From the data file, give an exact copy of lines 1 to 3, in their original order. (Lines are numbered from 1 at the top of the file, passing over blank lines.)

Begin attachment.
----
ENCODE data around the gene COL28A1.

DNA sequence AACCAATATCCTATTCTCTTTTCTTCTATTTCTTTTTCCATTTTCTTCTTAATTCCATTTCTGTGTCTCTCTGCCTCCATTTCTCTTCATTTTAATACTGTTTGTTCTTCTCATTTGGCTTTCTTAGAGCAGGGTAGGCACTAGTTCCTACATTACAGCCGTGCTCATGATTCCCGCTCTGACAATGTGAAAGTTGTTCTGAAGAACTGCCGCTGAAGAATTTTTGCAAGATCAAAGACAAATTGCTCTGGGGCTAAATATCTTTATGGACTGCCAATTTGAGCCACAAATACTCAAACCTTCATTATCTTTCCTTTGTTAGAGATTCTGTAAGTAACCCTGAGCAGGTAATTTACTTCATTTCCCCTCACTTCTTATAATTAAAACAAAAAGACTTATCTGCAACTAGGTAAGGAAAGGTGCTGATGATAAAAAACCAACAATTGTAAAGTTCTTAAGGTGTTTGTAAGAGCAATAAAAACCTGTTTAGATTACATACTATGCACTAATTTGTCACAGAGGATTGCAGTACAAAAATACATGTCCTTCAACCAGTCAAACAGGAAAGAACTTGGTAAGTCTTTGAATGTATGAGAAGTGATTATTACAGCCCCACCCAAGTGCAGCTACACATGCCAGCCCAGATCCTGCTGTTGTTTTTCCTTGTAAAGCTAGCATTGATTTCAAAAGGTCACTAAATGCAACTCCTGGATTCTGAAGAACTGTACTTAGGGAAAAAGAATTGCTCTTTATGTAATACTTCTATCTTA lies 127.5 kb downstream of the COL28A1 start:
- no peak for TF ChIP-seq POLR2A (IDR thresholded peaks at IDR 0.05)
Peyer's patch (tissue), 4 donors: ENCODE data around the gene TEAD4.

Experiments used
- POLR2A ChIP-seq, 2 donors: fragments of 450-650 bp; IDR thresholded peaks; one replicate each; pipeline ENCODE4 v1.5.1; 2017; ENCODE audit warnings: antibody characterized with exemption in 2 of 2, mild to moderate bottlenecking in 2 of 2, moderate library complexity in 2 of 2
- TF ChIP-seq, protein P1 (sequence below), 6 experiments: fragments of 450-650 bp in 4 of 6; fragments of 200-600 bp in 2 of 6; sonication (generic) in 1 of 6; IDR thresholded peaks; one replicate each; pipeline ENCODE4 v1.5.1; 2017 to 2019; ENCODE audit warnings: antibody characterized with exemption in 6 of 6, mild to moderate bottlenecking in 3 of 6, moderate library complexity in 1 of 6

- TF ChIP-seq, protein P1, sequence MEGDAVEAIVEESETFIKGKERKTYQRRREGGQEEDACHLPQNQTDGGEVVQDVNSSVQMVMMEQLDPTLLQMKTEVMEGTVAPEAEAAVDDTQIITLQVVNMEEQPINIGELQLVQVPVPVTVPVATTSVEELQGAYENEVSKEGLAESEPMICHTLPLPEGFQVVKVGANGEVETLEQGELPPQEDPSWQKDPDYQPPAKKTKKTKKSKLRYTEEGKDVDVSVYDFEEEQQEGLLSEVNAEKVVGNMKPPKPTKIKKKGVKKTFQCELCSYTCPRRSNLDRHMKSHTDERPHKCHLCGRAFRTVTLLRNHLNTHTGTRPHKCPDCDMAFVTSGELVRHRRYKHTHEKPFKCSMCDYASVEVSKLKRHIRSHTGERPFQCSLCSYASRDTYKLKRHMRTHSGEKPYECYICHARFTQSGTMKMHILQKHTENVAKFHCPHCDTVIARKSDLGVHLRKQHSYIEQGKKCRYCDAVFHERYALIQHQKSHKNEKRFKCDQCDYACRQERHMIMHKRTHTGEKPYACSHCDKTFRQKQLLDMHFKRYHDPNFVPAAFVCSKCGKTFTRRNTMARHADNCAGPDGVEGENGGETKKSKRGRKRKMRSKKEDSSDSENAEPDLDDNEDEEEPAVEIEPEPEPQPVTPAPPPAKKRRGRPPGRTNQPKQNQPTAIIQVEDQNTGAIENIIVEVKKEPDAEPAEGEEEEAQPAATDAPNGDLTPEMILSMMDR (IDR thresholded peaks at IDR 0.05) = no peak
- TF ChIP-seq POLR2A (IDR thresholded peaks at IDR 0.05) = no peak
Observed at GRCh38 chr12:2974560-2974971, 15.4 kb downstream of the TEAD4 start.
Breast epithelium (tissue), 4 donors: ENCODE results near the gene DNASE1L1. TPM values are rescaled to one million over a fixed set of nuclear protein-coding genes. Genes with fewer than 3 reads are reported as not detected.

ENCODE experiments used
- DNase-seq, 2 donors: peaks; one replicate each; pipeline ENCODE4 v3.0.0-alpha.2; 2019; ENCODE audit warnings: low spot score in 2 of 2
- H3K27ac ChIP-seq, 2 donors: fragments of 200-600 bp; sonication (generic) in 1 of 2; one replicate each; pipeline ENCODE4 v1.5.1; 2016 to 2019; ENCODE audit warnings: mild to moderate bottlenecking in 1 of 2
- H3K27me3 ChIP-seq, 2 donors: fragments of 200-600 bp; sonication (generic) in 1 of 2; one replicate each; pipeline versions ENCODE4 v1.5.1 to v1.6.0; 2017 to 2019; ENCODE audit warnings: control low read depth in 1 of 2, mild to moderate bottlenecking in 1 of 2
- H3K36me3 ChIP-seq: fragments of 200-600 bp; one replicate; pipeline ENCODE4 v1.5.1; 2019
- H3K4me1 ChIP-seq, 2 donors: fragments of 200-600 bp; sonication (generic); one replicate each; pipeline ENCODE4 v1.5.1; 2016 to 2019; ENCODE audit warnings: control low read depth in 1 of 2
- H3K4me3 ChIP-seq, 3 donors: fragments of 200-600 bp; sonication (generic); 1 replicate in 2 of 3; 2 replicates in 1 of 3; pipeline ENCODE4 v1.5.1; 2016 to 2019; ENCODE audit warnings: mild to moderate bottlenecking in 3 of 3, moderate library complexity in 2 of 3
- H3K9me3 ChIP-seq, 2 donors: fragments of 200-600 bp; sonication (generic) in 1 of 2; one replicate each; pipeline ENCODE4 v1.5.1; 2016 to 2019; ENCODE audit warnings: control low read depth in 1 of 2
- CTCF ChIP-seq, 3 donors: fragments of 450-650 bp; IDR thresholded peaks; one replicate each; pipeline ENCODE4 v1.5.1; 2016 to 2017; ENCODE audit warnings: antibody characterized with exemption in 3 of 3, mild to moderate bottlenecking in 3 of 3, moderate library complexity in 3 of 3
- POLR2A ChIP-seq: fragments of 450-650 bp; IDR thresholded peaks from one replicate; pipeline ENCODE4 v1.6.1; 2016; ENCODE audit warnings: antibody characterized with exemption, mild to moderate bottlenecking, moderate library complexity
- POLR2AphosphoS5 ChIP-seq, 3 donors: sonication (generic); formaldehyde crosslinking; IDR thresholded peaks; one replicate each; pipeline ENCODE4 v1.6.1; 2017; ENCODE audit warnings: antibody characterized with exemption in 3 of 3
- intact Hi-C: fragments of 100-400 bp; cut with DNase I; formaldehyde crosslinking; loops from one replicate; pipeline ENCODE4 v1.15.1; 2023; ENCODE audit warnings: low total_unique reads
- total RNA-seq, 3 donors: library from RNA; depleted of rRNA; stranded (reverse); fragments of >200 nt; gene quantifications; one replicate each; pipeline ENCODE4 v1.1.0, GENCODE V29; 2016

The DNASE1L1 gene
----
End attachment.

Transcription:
ENCODE data around the gene COL28A1.

DNA sequence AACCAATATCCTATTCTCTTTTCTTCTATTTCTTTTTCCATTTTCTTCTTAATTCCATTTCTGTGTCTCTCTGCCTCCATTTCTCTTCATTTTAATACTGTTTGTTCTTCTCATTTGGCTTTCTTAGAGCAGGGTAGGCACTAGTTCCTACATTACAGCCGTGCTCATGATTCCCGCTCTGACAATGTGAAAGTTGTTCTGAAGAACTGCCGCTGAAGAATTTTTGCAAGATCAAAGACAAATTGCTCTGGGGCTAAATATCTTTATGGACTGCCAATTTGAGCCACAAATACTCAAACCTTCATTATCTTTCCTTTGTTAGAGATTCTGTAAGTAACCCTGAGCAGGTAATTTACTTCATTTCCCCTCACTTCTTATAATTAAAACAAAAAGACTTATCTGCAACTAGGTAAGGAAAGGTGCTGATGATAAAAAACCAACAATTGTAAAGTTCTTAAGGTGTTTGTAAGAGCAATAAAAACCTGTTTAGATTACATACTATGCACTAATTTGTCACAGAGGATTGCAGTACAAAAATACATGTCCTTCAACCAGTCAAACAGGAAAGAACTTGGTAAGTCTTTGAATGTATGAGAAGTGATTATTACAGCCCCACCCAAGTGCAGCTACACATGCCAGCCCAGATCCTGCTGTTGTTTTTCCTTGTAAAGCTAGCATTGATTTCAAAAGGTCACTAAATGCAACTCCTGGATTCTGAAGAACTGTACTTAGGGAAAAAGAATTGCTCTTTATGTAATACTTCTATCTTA lies 127.5 kb downstream of the COL28A1 start:
- no peak for TF ChIP-seq POLR2A (IDR thresholded peaks at IDR 0.05)